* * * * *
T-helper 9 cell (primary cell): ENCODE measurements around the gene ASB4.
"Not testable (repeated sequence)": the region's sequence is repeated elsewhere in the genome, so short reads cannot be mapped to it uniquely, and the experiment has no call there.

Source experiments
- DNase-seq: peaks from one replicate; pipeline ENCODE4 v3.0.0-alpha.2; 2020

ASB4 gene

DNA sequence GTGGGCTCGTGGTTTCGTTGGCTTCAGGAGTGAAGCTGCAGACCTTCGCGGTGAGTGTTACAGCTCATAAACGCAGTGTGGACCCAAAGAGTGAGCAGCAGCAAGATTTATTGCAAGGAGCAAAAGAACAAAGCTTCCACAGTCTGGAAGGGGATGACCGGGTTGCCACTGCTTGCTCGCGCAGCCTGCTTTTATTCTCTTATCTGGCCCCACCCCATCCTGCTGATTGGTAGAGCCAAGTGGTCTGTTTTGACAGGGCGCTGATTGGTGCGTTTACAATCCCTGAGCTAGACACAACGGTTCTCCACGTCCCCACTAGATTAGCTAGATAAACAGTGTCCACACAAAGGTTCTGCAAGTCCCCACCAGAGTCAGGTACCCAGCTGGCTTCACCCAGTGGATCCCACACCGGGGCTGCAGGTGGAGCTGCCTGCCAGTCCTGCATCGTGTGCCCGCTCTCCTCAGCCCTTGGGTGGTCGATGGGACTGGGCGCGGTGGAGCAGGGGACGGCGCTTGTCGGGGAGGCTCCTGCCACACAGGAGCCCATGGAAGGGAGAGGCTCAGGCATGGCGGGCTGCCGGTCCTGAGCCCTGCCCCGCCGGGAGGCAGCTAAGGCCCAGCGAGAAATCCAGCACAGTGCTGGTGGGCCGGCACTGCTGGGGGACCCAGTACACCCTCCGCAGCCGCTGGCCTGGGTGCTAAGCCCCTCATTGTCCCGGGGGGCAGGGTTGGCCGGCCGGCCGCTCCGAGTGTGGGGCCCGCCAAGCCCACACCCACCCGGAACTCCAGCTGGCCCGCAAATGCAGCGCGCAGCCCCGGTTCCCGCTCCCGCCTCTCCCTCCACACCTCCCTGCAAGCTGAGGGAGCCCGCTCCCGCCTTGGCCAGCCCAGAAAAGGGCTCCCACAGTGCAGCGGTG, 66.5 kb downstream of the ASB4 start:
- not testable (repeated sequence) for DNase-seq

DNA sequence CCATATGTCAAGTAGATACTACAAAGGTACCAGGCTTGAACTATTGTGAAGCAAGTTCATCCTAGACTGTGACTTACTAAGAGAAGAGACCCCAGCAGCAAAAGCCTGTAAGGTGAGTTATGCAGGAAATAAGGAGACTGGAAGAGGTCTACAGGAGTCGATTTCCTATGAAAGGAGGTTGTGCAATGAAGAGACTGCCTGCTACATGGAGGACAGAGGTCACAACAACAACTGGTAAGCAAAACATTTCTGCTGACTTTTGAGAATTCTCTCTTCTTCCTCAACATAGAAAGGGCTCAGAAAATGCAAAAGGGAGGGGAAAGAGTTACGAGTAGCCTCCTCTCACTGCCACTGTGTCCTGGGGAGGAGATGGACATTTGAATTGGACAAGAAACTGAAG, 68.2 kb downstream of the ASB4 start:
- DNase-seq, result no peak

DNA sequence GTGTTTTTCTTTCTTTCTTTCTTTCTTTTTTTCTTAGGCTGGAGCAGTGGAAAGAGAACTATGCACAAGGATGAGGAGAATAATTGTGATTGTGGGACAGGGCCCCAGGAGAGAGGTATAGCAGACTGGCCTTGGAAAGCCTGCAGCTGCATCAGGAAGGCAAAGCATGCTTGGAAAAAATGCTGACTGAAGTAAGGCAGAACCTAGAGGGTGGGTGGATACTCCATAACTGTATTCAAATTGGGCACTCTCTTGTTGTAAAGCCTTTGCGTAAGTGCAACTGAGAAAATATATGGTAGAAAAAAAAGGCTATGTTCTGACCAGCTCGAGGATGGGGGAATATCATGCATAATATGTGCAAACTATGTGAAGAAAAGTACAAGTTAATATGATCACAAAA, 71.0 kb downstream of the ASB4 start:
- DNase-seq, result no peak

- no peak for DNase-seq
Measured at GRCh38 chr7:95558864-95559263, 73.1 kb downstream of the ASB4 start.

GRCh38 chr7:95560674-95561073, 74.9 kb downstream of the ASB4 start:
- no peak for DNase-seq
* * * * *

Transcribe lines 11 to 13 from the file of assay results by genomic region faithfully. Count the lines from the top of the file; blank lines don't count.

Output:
- DNase-seq, result no peak

- no peak for DNase-seq
Measured at GRCh38 chr7:95558864-95559263, 73.1 kb downstream of the ASB4 start.